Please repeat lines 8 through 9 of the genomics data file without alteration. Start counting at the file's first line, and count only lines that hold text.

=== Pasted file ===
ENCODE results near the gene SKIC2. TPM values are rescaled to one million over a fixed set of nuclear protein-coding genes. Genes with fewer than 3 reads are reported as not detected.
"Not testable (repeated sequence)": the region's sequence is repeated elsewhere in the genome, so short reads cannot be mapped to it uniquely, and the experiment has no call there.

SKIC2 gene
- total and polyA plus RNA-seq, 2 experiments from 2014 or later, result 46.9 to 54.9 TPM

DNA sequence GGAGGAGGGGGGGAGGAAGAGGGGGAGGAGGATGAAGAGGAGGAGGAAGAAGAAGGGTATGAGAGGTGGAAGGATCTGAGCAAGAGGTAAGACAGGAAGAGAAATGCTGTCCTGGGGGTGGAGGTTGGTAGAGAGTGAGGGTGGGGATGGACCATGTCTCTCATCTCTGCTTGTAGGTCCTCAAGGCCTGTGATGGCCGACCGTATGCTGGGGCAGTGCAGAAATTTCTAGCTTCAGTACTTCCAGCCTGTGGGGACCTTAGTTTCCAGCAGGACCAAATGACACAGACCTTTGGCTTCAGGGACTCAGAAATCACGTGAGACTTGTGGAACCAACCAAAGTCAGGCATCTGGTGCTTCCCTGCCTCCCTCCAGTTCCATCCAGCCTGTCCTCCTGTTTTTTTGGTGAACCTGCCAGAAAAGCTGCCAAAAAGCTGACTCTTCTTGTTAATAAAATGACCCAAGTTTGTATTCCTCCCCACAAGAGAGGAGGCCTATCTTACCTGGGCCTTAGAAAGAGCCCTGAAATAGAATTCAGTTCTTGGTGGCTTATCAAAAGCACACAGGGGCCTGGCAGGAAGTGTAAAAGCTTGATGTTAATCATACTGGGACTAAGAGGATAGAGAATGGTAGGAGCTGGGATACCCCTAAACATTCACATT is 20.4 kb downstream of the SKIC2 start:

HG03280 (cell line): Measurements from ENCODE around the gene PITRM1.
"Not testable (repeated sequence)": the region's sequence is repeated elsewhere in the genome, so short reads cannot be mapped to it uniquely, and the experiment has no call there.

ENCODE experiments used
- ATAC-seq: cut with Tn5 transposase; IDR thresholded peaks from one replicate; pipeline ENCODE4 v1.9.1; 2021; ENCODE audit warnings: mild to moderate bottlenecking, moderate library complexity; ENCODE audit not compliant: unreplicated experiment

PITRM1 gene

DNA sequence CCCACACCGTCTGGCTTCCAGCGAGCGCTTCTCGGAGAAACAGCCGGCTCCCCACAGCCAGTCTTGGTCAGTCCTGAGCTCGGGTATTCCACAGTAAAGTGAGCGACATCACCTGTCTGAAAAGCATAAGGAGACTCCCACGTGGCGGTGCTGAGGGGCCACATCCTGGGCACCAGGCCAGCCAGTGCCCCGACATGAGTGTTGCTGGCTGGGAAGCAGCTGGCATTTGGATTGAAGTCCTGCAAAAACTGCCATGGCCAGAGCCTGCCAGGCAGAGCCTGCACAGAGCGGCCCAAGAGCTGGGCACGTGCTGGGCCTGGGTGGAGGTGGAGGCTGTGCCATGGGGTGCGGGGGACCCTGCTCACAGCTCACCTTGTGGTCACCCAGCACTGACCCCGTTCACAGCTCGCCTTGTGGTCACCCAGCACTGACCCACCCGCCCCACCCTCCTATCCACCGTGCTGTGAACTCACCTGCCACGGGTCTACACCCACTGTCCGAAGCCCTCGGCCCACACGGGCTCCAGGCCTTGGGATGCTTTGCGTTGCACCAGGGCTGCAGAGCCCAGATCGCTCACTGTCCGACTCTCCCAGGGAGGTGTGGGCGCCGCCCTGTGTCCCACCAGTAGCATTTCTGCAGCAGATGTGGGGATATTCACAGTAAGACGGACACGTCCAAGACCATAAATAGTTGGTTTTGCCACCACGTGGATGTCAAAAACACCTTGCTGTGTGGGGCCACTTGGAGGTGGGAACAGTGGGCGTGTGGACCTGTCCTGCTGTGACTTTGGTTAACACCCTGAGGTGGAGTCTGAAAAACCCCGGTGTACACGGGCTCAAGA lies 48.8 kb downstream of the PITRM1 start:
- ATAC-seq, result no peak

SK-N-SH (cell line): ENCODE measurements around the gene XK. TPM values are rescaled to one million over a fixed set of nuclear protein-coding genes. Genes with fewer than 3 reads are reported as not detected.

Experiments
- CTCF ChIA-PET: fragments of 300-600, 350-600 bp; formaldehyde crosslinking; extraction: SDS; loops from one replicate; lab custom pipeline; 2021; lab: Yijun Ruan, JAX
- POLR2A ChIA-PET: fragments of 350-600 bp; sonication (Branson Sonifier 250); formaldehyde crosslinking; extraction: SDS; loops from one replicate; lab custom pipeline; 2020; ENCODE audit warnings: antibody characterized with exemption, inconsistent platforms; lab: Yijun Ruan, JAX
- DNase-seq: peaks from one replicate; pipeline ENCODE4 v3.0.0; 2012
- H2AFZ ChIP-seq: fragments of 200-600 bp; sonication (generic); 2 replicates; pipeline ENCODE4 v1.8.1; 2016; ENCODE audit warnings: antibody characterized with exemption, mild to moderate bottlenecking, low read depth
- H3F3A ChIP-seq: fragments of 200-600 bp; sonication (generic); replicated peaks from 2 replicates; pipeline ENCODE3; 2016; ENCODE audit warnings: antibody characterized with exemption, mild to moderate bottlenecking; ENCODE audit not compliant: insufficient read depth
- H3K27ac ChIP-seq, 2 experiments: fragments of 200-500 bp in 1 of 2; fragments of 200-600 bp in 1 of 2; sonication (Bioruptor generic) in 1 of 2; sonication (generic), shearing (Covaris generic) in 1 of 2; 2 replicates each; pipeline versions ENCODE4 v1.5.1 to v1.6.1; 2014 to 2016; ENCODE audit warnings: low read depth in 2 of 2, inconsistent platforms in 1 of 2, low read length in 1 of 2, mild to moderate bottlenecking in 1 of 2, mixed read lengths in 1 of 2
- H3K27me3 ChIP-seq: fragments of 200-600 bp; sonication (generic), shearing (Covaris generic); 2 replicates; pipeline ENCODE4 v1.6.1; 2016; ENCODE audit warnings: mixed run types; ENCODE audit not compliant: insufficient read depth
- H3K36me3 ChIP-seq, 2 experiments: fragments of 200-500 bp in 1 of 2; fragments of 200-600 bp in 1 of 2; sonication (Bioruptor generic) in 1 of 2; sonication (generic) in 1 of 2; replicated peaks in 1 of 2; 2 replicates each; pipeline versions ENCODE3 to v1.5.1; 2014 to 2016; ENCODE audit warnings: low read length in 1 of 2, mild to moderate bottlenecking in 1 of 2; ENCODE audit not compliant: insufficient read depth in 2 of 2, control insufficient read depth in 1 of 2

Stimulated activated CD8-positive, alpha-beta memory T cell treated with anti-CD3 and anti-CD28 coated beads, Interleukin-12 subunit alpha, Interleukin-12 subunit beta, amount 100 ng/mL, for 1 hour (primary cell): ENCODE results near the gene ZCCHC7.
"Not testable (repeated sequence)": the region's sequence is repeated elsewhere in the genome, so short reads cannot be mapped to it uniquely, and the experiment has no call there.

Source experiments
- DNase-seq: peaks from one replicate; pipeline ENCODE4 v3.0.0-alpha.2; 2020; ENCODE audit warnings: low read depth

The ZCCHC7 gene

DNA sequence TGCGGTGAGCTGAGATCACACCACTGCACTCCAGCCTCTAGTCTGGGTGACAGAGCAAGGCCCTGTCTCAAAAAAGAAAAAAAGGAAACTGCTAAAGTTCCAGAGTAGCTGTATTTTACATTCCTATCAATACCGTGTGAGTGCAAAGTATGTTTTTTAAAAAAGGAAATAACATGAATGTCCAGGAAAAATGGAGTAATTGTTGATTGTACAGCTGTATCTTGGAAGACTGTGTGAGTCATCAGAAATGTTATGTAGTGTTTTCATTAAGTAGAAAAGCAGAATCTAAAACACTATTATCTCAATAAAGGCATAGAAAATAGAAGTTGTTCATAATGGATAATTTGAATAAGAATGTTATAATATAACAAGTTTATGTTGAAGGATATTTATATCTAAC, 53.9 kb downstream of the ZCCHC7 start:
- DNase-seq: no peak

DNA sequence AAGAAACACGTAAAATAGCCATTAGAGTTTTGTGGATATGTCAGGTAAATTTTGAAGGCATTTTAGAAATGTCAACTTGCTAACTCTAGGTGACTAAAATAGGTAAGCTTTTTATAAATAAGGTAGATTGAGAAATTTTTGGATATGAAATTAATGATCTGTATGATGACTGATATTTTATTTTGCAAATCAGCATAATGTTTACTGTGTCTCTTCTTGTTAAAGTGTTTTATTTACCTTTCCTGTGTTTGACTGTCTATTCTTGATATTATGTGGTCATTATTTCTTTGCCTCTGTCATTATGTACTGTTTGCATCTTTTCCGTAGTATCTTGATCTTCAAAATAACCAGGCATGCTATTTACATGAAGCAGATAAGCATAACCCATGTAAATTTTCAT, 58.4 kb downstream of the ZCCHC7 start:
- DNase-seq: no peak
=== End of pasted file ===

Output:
ENCODE experiments used
- ATAC-seq: cut with Tn5 transposase; IDR thresholded peaks from one replicate; pipeline ENCODE4 v1.9.1; 2021; ENCODE audit warnings: mild to moderate bottlenecking, moderate library complexity; ENCODE audit not compliant: unreplicated experiment